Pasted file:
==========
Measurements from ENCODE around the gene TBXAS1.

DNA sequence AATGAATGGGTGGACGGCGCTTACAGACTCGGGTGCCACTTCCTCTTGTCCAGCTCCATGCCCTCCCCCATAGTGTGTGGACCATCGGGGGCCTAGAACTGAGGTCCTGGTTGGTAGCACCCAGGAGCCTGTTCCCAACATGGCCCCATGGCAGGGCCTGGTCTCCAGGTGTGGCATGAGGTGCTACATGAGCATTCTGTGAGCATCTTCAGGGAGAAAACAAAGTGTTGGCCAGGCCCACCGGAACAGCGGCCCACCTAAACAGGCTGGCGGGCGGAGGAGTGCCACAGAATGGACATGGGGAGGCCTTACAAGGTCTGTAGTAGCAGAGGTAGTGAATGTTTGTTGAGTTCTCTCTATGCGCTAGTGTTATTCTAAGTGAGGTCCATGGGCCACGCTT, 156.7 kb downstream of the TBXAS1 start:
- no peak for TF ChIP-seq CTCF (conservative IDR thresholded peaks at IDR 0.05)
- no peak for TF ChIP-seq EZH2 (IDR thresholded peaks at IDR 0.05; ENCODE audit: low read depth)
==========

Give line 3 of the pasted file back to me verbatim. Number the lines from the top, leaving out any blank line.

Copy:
- no peak for TF ChIP-seq CTCF (conservative IDR thresholded peaks at IDR 0.05)